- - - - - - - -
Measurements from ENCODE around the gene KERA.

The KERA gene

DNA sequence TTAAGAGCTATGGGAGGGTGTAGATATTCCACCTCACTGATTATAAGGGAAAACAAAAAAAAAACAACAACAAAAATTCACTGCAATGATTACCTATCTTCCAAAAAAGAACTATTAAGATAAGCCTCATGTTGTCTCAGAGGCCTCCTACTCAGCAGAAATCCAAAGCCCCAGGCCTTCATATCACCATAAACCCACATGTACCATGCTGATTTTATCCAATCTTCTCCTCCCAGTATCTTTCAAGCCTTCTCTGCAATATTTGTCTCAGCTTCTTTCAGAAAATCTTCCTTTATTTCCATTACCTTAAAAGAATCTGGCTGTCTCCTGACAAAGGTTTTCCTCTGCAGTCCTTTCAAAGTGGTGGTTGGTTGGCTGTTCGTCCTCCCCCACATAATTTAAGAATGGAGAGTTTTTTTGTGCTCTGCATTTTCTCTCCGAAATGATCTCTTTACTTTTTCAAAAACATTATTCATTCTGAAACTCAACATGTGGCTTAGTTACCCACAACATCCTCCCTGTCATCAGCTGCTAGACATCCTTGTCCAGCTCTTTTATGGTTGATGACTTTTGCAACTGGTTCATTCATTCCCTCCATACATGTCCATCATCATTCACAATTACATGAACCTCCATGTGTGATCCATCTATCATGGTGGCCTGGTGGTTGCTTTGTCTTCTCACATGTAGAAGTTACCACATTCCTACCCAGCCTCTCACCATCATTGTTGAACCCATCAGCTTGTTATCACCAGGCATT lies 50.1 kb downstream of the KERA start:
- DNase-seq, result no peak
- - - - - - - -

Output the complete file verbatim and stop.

Measurements from ENCODE around the gene KERA.

The KERA gene

DNA sequence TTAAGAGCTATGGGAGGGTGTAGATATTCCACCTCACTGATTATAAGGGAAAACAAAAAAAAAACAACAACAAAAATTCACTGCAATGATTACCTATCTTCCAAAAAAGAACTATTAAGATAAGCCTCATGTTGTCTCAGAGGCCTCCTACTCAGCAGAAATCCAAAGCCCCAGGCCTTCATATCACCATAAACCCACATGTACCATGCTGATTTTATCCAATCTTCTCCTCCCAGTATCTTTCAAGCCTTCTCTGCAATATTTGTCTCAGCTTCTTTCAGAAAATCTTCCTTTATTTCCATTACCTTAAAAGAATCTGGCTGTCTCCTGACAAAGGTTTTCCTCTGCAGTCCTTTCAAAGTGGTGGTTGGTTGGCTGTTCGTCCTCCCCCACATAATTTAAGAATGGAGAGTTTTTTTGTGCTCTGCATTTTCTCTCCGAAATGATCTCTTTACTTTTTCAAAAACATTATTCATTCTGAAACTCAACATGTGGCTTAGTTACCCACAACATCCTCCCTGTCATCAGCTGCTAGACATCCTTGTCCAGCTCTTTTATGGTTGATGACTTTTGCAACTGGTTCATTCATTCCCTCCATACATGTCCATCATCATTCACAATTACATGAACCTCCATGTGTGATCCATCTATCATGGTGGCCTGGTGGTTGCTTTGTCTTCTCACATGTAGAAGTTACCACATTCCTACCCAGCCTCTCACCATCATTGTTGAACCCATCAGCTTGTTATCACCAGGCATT lies 50.1 kb downstream of the KERA start:
- DNase-seq, result no peak